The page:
Last week saw two important developments at Facebook – reports that the company is in talks to pay news outlets up to $3m a year to licence content, as well as the news that it will test an ad-free, subscription-based, video-streaming service.

According to a report in the Wall Street Journal, Facebook representatives have approached executives at leading news organisations with a view to offering up to $3m annually for the right to license stories, headlines and article previews.

Among those said to be in early discussions are Disney-owned ABC News, Bloomberg, Dow Jones and The Washington Post, although it was unclear by the end of last week whether any of them have signed up to the three-year licensing offer.

Facebook declined to comment on the details of the Journal’s report, but confirmed to CNBC, CNN and other media that it plans to launch a news tab feature in the autumn. CEO Mark Zuckerberg first began talking about a news tab in a video he posted in April.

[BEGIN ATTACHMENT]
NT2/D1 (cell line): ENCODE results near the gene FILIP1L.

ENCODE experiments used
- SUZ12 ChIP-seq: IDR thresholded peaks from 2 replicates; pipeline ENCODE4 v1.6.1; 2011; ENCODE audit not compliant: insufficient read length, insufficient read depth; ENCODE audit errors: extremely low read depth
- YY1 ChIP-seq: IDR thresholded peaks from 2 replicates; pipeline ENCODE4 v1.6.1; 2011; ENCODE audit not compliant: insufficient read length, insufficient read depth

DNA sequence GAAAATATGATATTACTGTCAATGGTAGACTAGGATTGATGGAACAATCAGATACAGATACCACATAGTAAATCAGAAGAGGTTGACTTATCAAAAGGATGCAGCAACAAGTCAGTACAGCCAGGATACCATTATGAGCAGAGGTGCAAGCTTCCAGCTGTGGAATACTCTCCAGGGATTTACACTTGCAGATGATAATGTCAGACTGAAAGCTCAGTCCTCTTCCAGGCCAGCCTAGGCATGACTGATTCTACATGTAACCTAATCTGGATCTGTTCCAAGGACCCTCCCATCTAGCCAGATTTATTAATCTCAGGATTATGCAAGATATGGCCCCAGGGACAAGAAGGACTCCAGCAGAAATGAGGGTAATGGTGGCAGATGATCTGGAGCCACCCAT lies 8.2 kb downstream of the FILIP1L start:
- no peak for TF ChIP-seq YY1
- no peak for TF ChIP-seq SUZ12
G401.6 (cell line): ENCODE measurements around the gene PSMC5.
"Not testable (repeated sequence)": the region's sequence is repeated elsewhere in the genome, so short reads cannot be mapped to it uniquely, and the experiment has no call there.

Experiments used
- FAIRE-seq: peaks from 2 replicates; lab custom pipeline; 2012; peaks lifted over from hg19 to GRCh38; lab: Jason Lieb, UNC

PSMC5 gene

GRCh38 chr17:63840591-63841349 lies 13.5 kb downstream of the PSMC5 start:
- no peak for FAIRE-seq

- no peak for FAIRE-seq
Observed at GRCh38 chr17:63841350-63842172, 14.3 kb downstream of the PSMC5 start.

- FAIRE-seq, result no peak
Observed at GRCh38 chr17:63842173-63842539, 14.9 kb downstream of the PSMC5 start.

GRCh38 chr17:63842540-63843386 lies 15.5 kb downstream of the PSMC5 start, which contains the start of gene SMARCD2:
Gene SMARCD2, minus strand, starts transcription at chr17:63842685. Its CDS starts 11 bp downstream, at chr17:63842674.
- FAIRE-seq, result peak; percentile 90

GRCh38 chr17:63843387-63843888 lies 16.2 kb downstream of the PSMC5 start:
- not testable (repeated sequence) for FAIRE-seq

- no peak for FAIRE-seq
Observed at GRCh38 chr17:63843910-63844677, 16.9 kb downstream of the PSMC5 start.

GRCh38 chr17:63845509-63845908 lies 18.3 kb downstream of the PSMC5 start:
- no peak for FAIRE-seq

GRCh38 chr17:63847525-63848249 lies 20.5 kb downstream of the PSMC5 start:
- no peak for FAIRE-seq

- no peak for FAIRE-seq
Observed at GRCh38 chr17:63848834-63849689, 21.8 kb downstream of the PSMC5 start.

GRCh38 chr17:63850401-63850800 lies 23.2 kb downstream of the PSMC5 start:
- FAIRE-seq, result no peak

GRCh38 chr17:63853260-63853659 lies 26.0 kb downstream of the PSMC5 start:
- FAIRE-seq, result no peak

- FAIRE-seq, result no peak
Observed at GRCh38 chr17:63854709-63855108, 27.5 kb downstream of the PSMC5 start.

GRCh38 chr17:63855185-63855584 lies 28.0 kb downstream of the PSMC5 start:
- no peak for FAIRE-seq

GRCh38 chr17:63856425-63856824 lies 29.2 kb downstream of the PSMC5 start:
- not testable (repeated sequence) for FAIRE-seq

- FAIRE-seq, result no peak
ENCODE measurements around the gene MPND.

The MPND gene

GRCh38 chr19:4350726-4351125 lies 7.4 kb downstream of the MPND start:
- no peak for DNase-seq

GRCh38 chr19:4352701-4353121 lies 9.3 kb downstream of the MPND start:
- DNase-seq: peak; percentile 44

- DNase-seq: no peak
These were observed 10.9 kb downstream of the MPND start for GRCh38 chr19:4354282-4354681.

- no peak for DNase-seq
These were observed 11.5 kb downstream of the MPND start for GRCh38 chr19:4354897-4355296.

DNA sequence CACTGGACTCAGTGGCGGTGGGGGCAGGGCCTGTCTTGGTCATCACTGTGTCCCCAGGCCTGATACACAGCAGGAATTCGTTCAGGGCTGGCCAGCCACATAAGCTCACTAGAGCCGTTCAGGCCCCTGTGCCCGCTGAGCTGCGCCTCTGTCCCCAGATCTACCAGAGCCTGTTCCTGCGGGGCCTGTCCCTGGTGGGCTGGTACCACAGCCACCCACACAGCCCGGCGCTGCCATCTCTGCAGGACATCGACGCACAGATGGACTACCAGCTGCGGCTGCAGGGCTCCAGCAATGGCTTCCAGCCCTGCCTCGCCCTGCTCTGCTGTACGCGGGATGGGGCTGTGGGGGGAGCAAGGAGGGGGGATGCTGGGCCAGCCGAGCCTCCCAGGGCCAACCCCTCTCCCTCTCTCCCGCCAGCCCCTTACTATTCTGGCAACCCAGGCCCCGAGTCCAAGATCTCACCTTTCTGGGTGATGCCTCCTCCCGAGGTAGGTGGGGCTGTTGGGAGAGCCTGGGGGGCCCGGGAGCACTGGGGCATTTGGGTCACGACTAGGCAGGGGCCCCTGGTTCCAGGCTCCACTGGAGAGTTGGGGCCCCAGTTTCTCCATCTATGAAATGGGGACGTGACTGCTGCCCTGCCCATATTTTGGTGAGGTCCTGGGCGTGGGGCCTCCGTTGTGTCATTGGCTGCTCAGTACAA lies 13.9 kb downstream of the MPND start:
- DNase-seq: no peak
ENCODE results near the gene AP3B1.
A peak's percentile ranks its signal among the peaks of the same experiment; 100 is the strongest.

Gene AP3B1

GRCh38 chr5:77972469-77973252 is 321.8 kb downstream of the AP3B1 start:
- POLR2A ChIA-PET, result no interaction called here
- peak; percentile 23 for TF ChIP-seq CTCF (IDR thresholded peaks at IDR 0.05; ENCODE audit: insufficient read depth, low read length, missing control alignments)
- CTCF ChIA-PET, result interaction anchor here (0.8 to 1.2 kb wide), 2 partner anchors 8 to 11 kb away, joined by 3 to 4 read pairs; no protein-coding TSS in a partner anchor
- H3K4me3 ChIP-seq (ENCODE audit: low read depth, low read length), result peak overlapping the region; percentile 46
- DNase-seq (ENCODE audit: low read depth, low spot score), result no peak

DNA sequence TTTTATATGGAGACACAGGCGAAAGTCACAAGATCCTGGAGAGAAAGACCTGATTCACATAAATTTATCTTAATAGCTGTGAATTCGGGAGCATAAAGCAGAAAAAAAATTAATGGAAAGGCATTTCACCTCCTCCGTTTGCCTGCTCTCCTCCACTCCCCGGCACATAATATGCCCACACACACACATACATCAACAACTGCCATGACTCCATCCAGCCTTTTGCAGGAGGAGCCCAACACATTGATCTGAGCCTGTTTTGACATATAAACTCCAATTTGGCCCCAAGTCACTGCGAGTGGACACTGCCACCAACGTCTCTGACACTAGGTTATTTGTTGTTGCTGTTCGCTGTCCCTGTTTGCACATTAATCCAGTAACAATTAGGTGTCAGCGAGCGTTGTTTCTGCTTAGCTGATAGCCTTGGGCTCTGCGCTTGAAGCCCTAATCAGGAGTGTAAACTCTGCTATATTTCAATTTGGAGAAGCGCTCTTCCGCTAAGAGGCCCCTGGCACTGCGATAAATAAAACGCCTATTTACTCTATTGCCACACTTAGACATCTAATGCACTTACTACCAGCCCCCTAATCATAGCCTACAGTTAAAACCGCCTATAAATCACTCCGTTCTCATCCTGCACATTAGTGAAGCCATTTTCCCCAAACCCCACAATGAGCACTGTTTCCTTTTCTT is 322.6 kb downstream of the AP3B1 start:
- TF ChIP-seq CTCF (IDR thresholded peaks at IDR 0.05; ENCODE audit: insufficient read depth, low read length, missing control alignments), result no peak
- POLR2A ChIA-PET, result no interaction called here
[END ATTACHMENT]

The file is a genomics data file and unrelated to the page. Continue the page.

Meanwhile, separate reports revealed that Facebook plans to test the sale of subscriptions to VOD services in the US in a move seen, at least by Advertising Age, as a bid to take a larger portion of digital-viewing audiences from the likes of Amazon, Hulu, YouTube and Roku.

Initial partners include BritBox, a joint venture between the BBC and UK commercial broadcaster ITV, Tastemade Plus, CollegeHumor Dropout and MotorTrend On Demand.

Subscribers will pay between $2.99 and $6.99 a month, depending on the channel, and Facebook will process payments on behalf of its partners. A Wall Street Journal source added that the company is also expected to take a cut of the revenue.

“Video subscriptions on Facebook bring all of the social aspects of our platform together with the traditional [SVOD] experience,” Facebook said in a statement.

“Content that people want to subscribe to inherently has strong fan communities, and Facebook is the perfect place for these communities to come together to enjoy, discuss and watch that content.”

Sourced from Wall Street Journal, Facebook, Advertising Age; additional content by WARC staff